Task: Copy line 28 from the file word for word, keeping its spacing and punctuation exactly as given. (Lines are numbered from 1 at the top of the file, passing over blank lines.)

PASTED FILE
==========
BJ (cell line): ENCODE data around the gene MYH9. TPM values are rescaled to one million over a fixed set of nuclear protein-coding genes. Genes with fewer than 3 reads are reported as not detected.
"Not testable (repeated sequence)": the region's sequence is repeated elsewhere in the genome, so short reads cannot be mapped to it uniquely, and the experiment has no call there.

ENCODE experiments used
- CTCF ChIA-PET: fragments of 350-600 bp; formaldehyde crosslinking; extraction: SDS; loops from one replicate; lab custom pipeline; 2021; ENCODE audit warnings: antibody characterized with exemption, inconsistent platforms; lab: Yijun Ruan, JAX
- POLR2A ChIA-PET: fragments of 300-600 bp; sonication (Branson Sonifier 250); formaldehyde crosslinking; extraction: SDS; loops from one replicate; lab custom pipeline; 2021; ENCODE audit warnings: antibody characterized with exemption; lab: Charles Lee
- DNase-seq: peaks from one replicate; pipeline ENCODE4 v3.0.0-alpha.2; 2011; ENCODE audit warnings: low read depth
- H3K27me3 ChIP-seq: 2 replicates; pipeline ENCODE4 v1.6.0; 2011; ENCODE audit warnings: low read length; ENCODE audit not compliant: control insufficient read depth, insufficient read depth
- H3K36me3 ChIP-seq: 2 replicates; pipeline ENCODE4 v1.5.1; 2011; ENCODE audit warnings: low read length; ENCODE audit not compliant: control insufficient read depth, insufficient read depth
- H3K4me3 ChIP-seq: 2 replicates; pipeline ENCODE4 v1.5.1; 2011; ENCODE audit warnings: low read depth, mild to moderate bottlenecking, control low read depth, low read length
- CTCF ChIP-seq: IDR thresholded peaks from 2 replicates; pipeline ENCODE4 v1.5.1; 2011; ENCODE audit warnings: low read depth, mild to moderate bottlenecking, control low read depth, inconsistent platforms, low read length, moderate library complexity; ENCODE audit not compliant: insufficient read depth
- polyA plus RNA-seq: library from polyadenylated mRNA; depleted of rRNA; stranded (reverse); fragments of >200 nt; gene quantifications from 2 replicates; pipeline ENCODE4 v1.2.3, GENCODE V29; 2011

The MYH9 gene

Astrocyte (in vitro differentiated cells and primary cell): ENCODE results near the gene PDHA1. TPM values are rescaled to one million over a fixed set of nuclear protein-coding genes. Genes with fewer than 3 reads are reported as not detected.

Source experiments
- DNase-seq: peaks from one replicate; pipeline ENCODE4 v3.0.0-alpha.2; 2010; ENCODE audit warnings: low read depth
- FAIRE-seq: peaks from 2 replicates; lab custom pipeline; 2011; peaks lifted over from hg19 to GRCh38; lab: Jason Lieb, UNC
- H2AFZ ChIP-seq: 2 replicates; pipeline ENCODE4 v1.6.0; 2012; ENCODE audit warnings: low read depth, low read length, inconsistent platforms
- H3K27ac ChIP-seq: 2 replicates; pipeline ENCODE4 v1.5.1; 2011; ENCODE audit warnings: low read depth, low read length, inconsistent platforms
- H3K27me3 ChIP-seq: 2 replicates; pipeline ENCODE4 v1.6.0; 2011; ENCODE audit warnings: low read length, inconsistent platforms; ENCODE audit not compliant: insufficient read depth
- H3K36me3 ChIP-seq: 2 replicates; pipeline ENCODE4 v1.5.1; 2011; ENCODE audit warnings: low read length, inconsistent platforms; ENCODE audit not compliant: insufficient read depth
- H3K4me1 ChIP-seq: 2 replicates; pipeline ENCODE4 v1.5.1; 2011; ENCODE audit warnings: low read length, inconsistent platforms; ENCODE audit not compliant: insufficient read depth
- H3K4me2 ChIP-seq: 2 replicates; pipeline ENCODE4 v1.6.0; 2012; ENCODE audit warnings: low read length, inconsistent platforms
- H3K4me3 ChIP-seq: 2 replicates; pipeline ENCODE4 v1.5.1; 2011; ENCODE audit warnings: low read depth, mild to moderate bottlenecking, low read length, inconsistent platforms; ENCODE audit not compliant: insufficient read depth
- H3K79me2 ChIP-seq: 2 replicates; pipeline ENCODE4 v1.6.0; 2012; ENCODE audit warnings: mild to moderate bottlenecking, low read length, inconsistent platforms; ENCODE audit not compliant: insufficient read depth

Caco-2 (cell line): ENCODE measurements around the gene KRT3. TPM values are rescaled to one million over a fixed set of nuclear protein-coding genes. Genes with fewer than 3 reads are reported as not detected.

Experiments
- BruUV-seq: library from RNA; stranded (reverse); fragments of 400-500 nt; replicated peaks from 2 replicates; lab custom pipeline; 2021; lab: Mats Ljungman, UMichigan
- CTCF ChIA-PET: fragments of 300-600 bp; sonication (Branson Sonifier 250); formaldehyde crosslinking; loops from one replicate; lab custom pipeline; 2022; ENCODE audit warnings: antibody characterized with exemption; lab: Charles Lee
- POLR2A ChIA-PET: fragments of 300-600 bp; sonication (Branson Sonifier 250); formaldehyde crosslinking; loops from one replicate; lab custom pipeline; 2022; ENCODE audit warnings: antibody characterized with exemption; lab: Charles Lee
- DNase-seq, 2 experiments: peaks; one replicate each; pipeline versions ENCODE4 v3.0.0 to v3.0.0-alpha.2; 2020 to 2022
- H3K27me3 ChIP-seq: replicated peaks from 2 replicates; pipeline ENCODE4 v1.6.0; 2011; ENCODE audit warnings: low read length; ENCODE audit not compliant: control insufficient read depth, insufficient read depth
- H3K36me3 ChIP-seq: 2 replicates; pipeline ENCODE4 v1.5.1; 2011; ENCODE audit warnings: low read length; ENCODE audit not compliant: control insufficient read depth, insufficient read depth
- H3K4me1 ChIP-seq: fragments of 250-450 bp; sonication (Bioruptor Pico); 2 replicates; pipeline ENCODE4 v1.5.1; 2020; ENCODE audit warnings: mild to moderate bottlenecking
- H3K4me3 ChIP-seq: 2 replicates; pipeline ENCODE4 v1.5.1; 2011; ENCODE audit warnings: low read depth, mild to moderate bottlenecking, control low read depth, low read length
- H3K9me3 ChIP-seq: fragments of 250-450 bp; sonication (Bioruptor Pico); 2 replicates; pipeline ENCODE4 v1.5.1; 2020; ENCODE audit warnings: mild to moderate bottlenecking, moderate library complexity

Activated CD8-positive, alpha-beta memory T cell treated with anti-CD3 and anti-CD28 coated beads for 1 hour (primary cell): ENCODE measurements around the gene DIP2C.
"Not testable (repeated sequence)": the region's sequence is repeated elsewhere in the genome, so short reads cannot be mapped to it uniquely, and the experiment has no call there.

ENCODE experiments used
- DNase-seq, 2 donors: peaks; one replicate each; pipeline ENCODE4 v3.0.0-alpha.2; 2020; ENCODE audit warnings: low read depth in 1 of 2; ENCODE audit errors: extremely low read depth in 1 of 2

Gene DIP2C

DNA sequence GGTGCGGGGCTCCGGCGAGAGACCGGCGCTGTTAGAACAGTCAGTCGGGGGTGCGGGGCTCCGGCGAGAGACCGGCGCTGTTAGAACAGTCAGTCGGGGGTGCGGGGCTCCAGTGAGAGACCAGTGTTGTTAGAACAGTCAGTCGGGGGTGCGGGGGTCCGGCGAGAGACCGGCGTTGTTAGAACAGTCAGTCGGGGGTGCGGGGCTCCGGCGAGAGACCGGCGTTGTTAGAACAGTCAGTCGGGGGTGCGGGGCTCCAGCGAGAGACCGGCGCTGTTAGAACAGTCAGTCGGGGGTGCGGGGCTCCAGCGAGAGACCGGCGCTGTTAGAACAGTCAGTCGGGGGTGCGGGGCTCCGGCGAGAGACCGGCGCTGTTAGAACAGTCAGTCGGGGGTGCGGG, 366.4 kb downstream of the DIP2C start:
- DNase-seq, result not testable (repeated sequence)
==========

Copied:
- CTCF ChIA-PET: fragments of 300-600 bp; sonication (Branson Sonifier 250); formaldehyde crosslinking; loops from one replicate; lab custom pipeline; 2022; ENCODE audit warnings: antibody characterized with exemption; lab: Charles Lee